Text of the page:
Text description provided by the architects. The house is designed as a long main bar, running East-West, positioned on the North side of the property. This bar is intersected by two other elements, thus forming a series of three courtyards - each with its own separate and unique character. The street-side of the property contains a number of mature live oaks which helped inform the character of the first court.
This court, the “Tree Court” is bound by the Florida keystone-clad wall of the Guest Quarters volume and the ficusripiens covered volume of the garage. The court is sheltered by the natural canopy of the oak trees. The first perpendicular element, a glass-clad bridge that contains the children’s bedrooms, extends from the main bar and rests on the Guest Quarters volume. It shields the entry to the house and frames the entry to the second court.
This court, the “Rain Court” is bound on three sides by the circulation spine of the main bar, the Guest Quarters volume, and the two-story living room and opens onto a dense garden wall. The third court, the “Water court” faces the Bay, and contains the pool and spa and was designed to create an exterior environment that encouraged full access and enjoyment of the Bay and its long vistas and sunsets. The second canopy to shield a court is the concrete “parasol” that extends above the living room volume.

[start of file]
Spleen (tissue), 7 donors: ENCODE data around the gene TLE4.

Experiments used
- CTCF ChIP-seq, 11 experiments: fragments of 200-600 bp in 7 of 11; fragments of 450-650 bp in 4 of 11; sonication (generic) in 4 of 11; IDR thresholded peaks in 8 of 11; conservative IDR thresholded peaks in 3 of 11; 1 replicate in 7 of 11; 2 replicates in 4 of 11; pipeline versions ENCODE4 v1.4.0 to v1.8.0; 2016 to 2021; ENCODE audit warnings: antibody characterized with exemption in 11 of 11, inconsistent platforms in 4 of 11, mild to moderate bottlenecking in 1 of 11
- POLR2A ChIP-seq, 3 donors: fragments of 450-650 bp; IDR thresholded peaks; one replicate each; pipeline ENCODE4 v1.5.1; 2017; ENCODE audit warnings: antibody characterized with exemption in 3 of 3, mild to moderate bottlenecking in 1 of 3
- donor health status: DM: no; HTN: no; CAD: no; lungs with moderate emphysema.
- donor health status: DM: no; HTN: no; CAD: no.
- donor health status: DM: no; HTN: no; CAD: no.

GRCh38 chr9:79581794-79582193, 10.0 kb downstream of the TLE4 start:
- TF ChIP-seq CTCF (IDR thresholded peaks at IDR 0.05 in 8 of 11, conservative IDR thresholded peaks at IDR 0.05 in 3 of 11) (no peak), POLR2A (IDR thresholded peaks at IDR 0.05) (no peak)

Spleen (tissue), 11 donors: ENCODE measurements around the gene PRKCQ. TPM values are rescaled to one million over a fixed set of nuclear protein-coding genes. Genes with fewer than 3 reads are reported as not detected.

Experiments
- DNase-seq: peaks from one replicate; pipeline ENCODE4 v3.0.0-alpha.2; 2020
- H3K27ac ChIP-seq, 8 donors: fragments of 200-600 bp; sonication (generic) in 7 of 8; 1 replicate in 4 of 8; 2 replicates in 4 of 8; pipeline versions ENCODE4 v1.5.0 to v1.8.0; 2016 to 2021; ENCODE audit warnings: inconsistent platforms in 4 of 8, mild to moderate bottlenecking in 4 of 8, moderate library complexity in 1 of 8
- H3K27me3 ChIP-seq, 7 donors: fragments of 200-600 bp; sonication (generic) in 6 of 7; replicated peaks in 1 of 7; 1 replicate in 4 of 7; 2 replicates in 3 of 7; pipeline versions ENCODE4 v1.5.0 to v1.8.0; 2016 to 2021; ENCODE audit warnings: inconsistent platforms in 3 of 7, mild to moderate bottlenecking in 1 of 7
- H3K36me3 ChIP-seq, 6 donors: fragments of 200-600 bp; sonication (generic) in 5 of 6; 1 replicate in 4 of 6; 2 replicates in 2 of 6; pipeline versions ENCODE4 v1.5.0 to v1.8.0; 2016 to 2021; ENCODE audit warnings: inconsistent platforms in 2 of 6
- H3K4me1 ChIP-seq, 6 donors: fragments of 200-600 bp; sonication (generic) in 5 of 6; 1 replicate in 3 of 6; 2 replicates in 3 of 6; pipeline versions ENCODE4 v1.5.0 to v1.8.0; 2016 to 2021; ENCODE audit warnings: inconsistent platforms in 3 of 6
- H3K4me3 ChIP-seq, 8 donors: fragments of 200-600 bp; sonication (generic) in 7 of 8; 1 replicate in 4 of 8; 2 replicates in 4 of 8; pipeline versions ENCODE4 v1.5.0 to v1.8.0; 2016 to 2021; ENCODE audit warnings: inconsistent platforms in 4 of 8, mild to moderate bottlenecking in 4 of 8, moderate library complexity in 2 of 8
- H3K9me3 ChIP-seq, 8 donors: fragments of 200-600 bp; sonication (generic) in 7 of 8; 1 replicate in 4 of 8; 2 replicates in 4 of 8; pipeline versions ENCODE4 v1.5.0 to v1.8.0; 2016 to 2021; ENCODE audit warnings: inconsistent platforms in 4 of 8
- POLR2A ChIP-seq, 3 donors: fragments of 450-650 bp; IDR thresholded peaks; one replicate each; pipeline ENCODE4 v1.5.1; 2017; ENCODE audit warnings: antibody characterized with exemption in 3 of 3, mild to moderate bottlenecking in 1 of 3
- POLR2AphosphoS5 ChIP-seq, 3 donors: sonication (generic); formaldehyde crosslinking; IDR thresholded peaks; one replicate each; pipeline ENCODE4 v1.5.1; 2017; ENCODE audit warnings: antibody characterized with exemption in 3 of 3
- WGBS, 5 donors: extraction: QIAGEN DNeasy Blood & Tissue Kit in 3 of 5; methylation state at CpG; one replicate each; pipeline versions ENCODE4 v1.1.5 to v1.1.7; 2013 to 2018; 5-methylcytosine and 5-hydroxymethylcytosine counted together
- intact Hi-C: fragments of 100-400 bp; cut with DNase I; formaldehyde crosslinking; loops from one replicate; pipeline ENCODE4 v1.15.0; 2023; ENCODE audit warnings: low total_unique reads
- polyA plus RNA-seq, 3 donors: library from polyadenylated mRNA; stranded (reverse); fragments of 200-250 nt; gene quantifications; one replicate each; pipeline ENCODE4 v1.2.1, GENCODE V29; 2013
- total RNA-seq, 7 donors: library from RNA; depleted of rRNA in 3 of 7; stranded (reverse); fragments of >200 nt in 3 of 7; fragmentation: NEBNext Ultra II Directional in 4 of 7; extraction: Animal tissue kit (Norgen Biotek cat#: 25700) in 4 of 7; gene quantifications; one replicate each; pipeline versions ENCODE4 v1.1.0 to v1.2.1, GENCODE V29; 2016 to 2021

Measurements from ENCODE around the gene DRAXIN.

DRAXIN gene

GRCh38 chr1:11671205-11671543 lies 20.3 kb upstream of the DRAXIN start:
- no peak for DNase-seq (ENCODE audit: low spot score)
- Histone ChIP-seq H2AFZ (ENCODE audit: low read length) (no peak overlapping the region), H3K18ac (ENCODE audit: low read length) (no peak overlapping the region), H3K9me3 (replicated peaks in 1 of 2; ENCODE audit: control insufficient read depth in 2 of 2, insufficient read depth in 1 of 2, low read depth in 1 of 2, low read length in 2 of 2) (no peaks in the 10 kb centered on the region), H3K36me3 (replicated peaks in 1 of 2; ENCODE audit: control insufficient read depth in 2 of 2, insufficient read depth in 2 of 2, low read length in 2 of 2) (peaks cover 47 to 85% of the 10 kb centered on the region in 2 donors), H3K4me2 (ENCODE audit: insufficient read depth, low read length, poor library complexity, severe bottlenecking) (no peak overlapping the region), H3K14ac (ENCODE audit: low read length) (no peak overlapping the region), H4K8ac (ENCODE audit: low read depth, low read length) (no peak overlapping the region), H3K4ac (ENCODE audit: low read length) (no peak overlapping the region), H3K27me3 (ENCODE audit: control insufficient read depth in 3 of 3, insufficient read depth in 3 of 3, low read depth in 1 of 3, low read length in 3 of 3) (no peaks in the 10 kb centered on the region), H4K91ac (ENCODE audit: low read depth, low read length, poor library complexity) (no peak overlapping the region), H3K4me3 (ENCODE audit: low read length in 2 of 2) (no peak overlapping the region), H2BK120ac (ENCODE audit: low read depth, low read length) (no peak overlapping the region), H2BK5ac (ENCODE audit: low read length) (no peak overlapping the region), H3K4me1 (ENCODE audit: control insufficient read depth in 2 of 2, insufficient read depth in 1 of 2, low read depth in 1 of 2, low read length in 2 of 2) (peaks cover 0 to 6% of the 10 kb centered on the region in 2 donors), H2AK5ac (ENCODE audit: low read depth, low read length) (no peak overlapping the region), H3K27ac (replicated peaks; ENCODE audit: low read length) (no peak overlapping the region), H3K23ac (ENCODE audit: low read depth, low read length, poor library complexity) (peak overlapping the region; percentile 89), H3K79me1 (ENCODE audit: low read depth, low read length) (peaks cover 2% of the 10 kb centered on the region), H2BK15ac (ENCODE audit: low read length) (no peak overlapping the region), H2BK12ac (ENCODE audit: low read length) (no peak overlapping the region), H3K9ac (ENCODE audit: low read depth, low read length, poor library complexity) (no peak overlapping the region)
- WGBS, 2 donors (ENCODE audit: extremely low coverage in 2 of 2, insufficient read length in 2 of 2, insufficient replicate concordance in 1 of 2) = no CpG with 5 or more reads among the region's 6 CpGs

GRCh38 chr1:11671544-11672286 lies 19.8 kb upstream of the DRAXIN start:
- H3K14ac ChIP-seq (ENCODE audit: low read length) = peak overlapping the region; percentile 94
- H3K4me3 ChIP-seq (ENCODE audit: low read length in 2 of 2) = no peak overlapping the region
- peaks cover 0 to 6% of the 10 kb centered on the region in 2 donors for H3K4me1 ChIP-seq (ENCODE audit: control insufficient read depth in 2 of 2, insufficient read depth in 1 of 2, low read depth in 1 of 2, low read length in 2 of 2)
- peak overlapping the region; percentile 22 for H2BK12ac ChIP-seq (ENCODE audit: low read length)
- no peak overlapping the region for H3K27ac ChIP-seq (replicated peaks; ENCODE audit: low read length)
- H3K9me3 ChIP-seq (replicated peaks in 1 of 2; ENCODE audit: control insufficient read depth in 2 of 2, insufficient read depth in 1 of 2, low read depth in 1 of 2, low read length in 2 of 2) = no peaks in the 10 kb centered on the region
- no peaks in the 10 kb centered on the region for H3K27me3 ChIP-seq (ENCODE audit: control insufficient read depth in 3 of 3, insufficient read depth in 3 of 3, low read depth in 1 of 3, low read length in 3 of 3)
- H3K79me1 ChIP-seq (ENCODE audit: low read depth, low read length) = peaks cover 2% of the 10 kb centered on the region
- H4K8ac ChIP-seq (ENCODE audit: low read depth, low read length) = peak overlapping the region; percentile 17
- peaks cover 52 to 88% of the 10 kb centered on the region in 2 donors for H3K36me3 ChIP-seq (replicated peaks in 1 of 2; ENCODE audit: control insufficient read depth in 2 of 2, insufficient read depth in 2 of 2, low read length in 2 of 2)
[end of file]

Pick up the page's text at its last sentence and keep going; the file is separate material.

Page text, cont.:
It is positioned so as to offer solar and rain protection. By being lifted above the roof, it allows the Bay breezes to flow through the site, keeping both the Water Court and Rain Court cool. It also acts as a solar reflector, blocking direct sun through most of the day but allowing the light that is reflected off the single membrane roof of the living room roof to bounce off its underside.